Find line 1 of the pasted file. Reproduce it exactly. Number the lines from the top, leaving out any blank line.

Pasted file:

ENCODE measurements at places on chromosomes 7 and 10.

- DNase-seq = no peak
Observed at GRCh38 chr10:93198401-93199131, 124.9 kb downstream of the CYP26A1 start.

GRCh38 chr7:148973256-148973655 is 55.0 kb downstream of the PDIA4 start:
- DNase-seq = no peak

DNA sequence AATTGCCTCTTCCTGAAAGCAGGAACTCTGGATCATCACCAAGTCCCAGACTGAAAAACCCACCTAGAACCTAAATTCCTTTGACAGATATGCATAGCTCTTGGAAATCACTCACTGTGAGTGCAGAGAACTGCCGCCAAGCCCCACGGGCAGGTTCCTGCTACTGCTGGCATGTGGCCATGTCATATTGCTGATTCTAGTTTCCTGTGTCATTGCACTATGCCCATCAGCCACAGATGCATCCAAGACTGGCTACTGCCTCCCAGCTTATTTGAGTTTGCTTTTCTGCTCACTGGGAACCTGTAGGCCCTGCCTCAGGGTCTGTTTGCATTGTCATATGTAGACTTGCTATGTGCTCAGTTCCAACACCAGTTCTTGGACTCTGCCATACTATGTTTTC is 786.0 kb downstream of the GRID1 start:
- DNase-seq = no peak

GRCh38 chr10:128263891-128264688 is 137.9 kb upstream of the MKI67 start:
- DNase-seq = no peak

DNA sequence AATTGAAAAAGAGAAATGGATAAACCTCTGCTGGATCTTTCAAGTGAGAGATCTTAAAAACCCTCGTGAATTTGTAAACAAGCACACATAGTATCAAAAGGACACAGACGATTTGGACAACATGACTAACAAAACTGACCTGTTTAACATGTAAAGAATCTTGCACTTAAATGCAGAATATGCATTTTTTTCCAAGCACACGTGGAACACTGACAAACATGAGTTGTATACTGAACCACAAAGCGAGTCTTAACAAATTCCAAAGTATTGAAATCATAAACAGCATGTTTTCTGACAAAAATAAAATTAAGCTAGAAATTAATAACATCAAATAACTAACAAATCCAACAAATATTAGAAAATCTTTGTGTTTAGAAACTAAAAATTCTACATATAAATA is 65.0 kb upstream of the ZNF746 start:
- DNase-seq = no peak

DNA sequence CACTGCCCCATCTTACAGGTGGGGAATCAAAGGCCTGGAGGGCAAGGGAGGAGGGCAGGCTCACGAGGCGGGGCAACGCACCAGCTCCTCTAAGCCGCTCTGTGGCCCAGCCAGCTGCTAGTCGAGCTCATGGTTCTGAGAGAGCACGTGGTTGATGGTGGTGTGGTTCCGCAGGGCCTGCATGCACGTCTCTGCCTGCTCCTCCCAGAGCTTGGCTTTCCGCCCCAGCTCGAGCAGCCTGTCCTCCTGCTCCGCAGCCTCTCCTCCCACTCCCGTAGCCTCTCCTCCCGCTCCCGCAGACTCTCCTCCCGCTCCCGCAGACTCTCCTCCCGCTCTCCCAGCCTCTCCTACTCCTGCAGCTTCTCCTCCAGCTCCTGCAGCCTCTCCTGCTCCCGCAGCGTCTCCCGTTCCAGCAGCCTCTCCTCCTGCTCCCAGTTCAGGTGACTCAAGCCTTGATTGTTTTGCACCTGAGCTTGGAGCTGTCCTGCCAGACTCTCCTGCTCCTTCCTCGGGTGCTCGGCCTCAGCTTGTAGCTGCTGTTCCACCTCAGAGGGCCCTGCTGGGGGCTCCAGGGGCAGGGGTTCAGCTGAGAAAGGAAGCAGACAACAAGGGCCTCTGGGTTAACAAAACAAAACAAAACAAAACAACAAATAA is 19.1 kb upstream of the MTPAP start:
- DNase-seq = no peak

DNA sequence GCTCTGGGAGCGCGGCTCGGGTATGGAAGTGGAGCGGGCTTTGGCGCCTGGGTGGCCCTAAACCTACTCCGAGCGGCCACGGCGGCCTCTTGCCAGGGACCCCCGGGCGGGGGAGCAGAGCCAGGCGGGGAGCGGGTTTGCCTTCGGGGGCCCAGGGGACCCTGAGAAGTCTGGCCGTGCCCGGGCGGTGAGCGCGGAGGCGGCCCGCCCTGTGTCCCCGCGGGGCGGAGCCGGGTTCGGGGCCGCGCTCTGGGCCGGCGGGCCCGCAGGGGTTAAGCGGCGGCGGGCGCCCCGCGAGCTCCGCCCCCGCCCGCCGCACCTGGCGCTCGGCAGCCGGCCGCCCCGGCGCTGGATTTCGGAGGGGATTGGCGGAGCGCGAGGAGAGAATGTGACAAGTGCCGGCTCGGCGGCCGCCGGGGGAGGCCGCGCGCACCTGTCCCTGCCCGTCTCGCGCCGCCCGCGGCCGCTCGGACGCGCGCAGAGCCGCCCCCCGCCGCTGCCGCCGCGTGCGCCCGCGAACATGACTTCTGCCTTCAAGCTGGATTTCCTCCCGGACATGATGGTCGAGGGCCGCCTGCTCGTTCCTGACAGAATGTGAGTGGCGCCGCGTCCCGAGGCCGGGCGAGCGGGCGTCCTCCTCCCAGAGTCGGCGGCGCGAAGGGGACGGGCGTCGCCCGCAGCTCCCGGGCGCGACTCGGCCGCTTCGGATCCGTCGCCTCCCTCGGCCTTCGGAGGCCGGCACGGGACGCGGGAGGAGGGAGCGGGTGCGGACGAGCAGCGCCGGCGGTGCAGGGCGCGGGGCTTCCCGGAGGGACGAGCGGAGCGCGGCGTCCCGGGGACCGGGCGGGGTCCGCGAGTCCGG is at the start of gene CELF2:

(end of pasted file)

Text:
ENCODE measurements at places on chromosomes 7 and 10.